Costa Rica: Delinquency rate grows for bank credits

Delinquency in credit portfolios for banks in Costa Rica, especially the state banks which control 70% of the market, has dramatically increased in the last few months.

Tuesday, November 4, 2008

Despite the increase, which in the state banking sector was at 39.7% between January and September, delinquency of more than 90 days remained below 3% of the total credit, which is the allowed limited, the General Superintendence of Financial Entities (Sugef) pointed out

More on this topic

Bank Defaults on the Rise

June 2018

From June 2017 to May 2018, the average default rate of the Costa Rican financial system's credit portfolio increased from 1.36% to 2.14%.

According to figures from the General Superintendence of Financial Institutions (Sugef), between April and May of this year, Banco Nacional de Costa Rica (BNCR) saw an increased in its arrears of greater than 90 days and judicial collection from 2.65% to 4.18%, thus surpassing the 3% that is established as the prudent maximum limit.

Unstoppable Consumer Credit in Costa Rica

September 2017

In 2010 average household debt per household was around $3,000, and last year, just six years later, the figure exceeded $6,500.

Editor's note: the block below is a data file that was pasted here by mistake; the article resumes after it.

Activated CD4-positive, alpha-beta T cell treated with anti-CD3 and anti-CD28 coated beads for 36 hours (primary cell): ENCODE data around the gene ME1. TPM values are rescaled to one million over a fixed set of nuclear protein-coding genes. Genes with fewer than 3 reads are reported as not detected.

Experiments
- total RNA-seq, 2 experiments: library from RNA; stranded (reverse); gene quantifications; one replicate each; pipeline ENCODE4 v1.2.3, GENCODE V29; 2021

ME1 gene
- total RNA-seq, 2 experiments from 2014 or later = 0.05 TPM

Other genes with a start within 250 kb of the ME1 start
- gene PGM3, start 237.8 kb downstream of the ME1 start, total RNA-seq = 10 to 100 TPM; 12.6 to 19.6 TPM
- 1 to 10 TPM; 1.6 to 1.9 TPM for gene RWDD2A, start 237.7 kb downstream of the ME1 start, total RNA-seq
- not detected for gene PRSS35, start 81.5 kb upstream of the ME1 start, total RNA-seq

Data compiled by shows that the average debt of each Costa Rican household indicated in the analysis only takes into account financing with supervised entities, meaning that it could be be omitting loans taken out for consumption through other sources of unregulated financing, such as pay day lenders and pawn shops, among others.

Loan Payment Defaults Still Rising

August 2011

There have now been seven consecutive months during which the default rate of borrowers from the Banco Nacional de Costa Rica has increased, having exceeded the normal limit of 3% over the past three months.

The increase in defaults is due mainly to problems with real estate projects in Puntarenas and Guanacaste, said Bernardo Alfaro, deputy general manager of the bank’s risk management office.

Loan Delinquency Increases in Costa Rica

August 2009

By July, 2.215 of all loans outstanding are more than 90 days behind in their payments, according to Sugef data.

Even though since November 2008 delinquency has shown an upward trend, it is currently below 3%, a level considered "normal" by the Superintendence of Financial Institutions (Sugef).

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